27 parents charged over school absences
THE number of Queensland students ditching school for a week or more has soared with the Easter long weekend and ANZAC Day public holiday blamed for the spike
In the first semester this year, 16,406 students recorded five or more consecutive days of unauthorised or unexplained absences, up from 16,117 in 2018 and just 13,624 in 2017.
Throughout the year, 212,039 students had unauthorised or unexplained absence in 2017, 217,379 in 2018 and 209,074 in 2019.
Queensland police reveal 27 parents or guardians were charged over the absences this year alone, the same as 2018 and up from 17 people in 2017.
A Department of Education spokesperson said only after substantial effort has been made to work with parents regarding their child's attendance are cases referred to police for prosecution, which is seen as a last resort.
It is understood that the increased absences in Semester One 2019 may be caused by families extending holidays around the Easter long weekend and ANZAC Day public holiday.
The spokesperson said the Queensland attendance rate for state school students was more than 90 per cent, with schools working with families and communities to ensure attendance.
"Students are expected to attend all day on every school day, and parents have a legal obligation to ensure this happens unless they have a reasonable excuse," they said.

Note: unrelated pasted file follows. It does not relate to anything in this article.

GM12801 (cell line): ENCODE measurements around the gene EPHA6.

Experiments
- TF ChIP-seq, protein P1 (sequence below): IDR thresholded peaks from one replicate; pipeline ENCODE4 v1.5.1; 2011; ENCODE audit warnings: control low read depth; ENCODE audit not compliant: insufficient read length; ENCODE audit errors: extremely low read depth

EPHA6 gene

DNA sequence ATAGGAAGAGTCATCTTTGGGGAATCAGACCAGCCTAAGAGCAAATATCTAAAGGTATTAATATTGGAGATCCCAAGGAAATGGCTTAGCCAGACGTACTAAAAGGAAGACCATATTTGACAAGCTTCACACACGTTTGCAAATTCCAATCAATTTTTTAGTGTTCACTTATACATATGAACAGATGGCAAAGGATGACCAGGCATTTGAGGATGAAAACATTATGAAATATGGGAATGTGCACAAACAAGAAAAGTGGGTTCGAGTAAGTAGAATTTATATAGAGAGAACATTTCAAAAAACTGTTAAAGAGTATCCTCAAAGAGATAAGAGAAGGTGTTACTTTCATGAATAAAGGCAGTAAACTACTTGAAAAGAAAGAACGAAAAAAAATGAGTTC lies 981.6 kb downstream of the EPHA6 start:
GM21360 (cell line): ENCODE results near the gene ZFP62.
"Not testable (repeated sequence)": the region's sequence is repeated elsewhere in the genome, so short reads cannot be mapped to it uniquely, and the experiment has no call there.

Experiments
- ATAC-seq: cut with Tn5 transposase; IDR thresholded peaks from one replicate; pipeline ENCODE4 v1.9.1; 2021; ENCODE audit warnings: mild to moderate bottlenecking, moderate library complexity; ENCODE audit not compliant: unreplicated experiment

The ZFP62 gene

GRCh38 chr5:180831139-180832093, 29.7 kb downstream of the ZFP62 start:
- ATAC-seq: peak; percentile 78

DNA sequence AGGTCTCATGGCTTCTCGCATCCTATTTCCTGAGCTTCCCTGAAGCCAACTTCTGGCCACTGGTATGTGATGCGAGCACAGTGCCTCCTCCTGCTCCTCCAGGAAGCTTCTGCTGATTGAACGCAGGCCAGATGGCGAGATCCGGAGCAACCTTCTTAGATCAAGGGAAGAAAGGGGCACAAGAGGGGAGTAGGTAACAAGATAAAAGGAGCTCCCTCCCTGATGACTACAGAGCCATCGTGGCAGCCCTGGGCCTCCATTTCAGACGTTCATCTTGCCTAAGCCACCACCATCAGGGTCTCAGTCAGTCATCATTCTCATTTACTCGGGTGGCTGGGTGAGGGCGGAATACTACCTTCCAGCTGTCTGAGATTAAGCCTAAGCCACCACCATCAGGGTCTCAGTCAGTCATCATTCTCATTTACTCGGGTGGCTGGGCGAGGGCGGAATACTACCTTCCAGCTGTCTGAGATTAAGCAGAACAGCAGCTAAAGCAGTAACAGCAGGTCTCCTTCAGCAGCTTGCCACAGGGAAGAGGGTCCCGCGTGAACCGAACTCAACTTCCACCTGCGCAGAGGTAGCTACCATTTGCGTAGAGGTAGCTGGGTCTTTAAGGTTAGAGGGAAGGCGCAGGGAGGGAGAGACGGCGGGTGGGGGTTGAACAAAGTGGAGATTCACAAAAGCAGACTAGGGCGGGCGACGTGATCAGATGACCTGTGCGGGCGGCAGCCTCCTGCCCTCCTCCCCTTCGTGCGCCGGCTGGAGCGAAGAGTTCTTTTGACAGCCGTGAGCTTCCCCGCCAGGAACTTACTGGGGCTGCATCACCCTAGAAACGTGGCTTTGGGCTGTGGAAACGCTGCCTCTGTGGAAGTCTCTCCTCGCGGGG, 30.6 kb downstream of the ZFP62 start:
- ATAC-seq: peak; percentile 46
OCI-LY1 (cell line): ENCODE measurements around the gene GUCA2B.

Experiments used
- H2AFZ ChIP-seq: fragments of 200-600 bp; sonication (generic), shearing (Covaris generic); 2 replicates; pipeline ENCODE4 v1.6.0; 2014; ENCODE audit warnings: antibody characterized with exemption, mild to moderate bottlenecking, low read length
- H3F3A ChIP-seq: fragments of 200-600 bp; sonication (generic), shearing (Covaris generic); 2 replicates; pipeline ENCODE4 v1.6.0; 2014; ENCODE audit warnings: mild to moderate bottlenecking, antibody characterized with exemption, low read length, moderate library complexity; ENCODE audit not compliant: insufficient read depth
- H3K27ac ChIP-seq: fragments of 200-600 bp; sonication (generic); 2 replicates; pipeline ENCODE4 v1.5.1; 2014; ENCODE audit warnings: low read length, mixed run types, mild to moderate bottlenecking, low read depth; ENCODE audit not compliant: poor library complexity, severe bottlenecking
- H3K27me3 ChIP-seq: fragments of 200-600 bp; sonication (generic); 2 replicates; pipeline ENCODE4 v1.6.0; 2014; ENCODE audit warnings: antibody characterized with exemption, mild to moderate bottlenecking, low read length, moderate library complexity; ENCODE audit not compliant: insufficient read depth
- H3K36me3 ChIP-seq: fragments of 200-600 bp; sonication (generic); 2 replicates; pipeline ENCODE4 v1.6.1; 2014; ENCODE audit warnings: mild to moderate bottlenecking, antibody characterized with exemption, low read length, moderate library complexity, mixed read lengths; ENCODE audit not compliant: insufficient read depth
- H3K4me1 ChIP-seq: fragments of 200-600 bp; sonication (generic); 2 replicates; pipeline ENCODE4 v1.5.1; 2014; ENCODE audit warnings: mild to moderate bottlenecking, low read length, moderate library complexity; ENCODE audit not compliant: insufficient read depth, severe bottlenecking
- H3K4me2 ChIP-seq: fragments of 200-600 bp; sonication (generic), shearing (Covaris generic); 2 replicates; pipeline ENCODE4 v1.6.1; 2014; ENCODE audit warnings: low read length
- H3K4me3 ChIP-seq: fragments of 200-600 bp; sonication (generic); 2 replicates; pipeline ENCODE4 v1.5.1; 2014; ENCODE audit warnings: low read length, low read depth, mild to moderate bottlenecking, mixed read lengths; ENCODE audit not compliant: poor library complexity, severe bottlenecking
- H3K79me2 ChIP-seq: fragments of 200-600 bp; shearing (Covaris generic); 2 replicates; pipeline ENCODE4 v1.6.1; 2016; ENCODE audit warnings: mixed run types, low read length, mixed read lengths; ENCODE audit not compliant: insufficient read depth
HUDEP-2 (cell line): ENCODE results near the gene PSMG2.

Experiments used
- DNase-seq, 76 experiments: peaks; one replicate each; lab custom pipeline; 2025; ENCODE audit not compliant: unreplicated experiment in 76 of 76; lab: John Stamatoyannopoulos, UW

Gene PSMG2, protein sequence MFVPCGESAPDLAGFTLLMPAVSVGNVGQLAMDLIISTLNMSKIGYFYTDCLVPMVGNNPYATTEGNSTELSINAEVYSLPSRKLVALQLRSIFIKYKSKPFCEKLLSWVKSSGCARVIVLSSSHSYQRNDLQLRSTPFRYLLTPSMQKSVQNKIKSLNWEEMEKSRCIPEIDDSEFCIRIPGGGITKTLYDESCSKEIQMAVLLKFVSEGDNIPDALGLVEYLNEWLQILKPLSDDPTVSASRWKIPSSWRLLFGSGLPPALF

"Poor school attendance is associated with; lower academic achievement, including literacy and numeracy; early school leaving and leaving school with fewer qualifications and increased alcohol, tobacco, and substance use in adolescents."
LNP Shadow Minister for Education Jarrod Bleijie called on the Labor Government to crack down on truancy and review school holiday periods to encourage attendance.
"With declining NAPLAN results the Palaszczuk Government should be working with parents to improve school attendance and academic results."
Queensland Teachers' Union president Kevin Bates said attendance every day was important for vital learning and teachers' workload.
"We urge people to make sure when their child is absent they provide an explanation so our system doesn't spend valuable resources chasing up a reason," he said.
"When you have a number of students absent on a day it creates a greater workload because teachers get caught in a cycle of catching students up on the work they missed, it doubles the workload."
Queensland Secondary Principals Association Mark Breckenridge said schools worked with families and communities to build a culture of regular attendance but families needed to reinforce the habit.
"As well as a platform for learning success, attending school each and every day helps to build important life skills such as resilience and commitment," he said.
He said schools work closely with parents and caregivers to address absences, and identifying issues behind non-attendance can be difficult with guidance counsellors playing a key role.